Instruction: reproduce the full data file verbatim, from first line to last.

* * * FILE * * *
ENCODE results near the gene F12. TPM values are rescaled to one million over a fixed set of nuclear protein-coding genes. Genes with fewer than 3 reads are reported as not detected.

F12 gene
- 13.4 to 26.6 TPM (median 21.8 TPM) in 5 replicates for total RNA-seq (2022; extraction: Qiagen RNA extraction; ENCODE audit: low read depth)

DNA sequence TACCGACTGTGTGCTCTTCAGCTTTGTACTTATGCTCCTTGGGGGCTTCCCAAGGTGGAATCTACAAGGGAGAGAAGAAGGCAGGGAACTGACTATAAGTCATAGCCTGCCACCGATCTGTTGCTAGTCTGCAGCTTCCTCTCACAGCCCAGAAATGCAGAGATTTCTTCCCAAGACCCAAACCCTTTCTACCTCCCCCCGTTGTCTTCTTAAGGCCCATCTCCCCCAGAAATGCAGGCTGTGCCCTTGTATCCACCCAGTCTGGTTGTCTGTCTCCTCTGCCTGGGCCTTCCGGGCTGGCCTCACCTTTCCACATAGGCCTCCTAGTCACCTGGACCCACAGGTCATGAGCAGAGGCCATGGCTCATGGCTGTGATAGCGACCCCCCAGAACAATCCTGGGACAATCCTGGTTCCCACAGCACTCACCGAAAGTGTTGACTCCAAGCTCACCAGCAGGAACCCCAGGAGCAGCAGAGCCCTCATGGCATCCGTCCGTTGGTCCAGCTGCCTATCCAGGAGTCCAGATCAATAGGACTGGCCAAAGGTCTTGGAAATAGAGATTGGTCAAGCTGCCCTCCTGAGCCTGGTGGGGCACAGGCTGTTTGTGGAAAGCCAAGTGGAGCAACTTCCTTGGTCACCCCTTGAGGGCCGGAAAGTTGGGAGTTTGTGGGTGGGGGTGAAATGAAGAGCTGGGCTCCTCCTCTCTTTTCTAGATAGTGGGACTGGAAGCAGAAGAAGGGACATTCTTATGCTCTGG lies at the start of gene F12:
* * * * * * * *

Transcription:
ENCODE results near the gene F12. TPM values are rescaled to one million over a fixed set of nuclear protein-coding genes. Genes with fewer than 3 reads are reported as not detected.

F12 gene
- 13.4 to 26.6 TPM (median 21.8 TPM) in 5 replicates for total RNA-seq (2022; extraction: Qiagen RNA extraction; ENCODE audit: low read depth)

DNA sequence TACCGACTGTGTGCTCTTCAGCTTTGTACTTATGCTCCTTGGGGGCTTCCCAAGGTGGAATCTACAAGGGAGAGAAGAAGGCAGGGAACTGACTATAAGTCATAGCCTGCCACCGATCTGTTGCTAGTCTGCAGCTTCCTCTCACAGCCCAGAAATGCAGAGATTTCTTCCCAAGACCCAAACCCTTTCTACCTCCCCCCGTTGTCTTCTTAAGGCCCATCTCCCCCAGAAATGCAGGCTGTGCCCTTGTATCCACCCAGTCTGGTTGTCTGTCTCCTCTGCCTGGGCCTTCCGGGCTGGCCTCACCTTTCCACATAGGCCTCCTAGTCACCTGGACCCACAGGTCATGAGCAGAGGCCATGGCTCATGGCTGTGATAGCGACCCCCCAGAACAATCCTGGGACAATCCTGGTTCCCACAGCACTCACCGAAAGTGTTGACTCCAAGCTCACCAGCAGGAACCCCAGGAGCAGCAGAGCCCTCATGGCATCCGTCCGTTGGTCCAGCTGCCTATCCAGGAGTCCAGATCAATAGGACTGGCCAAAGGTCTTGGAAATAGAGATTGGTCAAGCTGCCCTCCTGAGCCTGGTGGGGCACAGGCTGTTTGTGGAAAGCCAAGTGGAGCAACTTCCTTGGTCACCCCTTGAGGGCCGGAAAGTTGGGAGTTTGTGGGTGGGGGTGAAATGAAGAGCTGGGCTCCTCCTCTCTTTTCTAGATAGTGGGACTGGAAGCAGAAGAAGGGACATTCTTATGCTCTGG lies at the start of gene F12: